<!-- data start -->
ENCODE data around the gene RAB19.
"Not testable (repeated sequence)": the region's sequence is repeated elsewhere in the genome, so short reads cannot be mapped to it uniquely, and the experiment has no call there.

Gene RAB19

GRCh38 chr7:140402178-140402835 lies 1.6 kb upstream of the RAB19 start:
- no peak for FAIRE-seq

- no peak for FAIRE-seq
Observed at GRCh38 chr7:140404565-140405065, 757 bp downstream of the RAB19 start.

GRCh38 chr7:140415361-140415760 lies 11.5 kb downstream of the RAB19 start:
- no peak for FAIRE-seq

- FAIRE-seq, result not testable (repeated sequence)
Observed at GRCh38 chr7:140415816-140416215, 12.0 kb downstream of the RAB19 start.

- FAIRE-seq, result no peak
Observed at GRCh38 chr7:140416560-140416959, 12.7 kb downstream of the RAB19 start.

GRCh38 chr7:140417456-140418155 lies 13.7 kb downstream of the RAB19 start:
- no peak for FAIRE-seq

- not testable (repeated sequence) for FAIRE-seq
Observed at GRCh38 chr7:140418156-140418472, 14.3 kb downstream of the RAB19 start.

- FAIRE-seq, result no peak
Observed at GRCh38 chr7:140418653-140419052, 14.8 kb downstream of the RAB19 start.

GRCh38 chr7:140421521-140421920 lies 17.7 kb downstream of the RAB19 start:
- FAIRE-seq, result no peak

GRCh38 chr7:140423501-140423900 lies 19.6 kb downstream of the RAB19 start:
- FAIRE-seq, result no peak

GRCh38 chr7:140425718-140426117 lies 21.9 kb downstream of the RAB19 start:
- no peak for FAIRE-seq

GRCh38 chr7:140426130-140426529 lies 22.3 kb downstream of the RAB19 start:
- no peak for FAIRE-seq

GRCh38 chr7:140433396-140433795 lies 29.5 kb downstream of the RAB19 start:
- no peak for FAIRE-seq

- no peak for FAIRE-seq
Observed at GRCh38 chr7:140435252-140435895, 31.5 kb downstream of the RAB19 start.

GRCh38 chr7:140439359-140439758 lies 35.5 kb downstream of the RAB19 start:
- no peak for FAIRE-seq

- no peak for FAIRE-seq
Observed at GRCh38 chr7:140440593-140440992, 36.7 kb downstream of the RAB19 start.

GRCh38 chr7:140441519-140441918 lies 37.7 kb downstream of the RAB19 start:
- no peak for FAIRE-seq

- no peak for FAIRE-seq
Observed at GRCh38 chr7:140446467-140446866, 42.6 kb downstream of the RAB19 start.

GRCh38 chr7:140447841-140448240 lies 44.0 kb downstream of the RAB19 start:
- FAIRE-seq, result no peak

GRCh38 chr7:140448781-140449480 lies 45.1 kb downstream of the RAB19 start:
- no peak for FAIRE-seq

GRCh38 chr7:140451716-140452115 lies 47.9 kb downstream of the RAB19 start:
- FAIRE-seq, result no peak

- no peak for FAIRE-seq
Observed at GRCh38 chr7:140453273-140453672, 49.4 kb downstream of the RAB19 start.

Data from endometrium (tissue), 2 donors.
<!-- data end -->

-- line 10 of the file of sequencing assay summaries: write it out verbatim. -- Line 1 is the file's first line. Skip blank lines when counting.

- FAIRE-seq, result not testable (repeated sequence)